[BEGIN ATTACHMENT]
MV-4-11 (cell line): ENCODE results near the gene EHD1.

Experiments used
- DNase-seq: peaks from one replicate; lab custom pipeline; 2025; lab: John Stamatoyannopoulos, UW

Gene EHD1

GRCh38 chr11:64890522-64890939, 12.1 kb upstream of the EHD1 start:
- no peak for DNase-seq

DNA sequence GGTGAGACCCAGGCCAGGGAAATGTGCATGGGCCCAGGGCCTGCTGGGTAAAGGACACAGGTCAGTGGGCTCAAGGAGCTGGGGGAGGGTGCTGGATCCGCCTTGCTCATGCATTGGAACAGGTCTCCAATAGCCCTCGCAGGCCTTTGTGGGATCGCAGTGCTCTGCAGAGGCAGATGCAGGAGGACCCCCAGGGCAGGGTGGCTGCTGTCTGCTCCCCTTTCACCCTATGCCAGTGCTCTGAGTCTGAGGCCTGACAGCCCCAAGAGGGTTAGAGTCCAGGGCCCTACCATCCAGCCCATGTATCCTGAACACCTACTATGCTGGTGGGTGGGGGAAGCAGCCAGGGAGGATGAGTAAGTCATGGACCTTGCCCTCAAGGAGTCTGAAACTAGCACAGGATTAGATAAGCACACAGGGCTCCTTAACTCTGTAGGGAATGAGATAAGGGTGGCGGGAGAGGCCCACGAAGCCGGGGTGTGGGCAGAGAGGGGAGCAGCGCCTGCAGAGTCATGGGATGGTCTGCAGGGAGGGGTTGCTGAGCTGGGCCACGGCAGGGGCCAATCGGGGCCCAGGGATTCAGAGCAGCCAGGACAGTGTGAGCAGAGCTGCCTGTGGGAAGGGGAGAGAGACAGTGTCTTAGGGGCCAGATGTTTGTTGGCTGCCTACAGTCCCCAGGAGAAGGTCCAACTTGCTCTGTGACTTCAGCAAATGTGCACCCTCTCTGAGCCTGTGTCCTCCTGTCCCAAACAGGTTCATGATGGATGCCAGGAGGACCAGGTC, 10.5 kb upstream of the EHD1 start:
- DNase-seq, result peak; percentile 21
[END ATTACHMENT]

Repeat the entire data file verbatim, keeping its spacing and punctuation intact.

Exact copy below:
MV-4-11 (cell line): ENCODE results near the gene EHD1.

Experiments used
- DNase-seq: peaks from one replicate; lab custom pipeline; 2025; lab: John Stamatoyannopoulos, UW

Gene EHD1

GRCh38 chr11:64890522-64890939, 12.1 kb upstream of the EHD1 start:
- no peak for DNase-seq

DNA sequence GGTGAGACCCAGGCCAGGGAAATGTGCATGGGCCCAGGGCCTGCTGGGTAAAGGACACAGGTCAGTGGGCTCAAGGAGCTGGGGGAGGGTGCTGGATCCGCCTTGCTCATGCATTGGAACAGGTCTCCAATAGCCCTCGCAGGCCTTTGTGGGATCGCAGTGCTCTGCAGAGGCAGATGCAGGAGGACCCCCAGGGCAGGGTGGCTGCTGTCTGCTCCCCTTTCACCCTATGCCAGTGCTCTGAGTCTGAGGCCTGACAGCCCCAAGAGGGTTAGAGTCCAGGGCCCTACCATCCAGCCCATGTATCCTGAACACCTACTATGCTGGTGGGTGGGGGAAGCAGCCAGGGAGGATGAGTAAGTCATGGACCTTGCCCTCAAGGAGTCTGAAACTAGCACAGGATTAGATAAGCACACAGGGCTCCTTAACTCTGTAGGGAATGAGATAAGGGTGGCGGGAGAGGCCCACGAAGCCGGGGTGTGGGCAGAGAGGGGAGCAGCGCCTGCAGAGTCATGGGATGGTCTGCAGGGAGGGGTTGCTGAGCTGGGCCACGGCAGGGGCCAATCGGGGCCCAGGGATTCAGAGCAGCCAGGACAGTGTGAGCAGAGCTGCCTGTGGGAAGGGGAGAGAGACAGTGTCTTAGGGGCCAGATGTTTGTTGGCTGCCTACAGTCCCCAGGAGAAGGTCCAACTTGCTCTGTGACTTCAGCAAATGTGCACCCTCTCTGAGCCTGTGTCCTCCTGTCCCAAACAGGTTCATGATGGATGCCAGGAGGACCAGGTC, 10.5 kb upstream of the EHD1 start:
- DNase-seq, result peak; percentile 21